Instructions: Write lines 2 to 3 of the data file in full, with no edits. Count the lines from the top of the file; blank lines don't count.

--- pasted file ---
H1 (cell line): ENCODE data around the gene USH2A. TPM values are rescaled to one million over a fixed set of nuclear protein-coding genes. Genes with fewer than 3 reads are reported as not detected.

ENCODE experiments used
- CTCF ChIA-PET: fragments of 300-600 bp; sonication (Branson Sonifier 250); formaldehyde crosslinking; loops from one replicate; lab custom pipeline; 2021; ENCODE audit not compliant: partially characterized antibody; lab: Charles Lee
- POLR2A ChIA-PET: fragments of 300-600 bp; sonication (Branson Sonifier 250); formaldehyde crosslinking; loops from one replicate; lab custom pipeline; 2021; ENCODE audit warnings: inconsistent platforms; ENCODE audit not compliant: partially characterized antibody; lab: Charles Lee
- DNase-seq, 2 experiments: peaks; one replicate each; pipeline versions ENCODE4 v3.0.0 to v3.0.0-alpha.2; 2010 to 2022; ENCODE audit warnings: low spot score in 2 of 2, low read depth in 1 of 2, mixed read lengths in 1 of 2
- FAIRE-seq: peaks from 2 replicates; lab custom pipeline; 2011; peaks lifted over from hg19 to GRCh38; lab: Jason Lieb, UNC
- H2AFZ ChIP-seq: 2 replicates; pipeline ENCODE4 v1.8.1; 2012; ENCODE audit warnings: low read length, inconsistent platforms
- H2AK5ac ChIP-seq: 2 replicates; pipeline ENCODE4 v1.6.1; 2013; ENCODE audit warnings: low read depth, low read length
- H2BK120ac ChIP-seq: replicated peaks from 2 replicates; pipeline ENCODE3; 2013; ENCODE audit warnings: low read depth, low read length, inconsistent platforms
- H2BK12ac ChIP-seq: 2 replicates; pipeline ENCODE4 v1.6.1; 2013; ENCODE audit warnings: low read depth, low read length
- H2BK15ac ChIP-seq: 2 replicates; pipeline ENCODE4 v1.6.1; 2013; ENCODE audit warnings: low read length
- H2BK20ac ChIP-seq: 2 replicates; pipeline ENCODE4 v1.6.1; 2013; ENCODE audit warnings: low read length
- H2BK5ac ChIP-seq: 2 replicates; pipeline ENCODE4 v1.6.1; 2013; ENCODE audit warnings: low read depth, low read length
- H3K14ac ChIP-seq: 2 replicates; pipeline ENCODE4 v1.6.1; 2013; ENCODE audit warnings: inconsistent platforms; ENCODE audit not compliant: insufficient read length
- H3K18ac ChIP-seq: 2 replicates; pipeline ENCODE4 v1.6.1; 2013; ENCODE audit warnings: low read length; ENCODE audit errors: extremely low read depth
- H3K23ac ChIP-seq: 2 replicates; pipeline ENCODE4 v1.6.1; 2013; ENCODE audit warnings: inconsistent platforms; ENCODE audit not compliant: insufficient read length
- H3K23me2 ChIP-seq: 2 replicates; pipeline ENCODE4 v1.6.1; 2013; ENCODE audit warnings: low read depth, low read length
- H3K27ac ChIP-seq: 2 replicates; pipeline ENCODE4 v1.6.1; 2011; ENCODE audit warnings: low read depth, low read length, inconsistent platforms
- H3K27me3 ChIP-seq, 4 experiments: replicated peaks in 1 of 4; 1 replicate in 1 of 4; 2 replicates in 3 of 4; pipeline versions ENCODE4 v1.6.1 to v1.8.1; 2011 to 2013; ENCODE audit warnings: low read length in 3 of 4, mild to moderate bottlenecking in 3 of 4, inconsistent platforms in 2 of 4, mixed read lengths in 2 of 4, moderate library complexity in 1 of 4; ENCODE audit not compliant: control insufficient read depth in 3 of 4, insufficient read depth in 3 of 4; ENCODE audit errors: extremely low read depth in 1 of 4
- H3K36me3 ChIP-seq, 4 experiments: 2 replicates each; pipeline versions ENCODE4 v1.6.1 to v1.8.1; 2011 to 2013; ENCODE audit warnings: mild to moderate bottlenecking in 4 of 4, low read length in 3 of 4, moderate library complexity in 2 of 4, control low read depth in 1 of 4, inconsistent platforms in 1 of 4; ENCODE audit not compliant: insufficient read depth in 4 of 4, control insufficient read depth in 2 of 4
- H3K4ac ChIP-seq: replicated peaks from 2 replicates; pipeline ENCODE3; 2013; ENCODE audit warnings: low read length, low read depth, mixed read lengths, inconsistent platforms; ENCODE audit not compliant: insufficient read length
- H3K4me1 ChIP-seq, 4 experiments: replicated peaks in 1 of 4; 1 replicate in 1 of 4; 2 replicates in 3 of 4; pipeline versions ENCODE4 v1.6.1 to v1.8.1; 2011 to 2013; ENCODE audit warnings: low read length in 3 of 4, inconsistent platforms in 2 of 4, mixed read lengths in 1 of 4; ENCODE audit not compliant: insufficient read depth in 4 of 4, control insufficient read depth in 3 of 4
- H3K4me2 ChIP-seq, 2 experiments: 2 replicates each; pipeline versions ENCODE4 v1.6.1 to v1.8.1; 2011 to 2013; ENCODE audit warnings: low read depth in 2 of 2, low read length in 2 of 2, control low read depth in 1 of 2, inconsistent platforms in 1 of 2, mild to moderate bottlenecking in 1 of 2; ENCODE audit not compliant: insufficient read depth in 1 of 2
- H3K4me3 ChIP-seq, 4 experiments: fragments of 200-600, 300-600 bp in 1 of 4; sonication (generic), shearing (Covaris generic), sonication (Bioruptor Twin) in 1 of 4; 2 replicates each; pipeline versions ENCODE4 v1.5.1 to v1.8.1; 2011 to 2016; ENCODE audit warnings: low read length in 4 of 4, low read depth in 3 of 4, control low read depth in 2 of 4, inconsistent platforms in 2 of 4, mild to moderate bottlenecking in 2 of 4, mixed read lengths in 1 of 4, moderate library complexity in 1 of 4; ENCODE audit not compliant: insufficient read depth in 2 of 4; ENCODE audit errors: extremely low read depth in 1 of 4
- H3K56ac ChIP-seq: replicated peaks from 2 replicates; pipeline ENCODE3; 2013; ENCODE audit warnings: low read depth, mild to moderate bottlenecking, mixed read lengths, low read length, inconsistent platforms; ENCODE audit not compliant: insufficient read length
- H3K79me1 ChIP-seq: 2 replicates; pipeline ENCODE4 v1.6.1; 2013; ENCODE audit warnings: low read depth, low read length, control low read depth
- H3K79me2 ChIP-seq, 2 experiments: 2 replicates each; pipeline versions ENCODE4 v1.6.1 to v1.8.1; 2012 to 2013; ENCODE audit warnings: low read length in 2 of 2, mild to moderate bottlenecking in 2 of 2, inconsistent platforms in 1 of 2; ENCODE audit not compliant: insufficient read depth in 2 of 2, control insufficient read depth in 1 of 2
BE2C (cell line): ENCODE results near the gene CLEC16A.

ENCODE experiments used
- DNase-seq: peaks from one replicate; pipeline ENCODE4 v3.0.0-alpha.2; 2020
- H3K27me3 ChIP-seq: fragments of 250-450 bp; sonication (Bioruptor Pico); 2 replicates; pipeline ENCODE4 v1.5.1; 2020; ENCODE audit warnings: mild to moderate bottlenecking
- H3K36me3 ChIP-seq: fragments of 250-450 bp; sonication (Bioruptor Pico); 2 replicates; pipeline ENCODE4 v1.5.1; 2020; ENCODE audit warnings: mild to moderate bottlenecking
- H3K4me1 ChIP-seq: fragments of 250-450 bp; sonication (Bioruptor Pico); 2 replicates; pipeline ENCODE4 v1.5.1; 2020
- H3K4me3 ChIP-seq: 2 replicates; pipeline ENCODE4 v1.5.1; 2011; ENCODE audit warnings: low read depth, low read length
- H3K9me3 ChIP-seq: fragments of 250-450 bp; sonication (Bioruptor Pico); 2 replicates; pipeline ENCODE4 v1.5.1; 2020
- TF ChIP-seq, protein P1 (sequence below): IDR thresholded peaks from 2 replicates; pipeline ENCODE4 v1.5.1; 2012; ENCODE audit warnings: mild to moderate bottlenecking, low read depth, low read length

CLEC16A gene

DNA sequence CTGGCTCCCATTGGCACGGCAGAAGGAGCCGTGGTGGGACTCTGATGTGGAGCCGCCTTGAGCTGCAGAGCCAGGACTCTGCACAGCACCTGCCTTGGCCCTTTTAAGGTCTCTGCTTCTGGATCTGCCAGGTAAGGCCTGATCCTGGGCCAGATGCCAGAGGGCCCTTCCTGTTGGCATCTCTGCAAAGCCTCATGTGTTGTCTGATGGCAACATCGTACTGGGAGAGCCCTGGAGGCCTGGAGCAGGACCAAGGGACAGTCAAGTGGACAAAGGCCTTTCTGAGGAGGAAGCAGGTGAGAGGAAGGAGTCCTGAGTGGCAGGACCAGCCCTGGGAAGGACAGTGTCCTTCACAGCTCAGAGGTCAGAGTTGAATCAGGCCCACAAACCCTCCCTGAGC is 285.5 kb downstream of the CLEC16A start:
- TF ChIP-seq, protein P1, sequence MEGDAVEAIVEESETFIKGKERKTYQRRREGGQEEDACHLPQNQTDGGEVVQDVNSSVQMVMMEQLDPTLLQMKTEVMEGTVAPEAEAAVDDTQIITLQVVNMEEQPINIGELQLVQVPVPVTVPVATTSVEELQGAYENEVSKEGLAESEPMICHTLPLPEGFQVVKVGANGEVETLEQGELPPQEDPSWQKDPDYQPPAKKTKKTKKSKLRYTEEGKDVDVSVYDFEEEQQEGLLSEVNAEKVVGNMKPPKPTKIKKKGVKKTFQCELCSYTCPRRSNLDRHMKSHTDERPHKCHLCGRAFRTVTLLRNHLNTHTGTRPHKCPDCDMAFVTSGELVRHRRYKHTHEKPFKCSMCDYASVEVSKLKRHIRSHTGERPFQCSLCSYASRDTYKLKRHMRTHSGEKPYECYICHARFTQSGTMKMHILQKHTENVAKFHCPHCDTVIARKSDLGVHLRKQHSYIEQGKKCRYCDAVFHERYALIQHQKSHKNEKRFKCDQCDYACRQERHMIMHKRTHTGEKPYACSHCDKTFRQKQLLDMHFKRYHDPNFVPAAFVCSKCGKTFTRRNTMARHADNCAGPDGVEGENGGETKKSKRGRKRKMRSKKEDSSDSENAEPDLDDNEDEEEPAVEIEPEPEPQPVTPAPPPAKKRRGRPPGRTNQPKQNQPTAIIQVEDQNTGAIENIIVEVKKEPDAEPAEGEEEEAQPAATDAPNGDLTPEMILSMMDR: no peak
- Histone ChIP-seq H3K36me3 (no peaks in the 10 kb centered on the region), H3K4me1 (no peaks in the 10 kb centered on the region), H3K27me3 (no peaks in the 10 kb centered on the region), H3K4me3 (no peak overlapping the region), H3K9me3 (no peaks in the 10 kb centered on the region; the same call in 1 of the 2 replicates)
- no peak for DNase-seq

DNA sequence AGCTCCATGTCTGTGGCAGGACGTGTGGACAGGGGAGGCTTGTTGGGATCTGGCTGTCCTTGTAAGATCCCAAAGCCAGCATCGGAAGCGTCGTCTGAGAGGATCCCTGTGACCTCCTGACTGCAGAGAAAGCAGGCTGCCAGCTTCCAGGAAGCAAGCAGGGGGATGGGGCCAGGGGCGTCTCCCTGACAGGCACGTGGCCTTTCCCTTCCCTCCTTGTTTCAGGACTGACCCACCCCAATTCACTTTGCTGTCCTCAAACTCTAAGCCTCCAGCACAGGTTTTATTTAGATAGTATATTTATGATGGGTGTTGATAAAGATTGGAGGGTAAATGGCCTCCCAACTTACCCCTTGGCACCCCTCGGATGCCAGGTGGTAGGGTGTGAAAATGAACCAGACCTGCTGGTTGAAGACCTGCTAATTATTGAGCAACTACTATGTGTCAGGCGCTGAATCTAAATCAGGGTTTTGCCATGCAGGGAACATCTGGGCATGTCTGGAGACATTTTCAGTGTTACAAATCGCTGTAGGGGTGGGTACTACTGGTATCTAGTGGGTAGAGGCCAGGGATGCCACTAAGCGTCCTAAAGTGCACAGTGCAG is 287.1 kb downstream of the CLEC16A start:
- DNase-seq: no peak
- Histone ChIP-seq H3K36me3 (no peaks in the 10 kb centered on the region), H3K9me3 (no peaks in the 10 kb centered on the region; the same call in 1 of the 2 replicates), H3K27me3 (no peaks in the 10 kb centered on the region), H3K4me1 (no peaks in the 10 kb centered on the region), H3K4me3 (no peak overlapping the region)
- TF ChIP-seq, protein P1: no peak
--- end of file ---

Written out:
ENCODE experiments used
- CTCF ChIA-PET: fragments of 300-600 bp; sonication (Branson Sonifier 250); formaldehyde crosslinking; loops from one replicate; lab custom pipeline; 2021; ENCODE audit not compliant: partially characterized antibody; lab: Charles Lee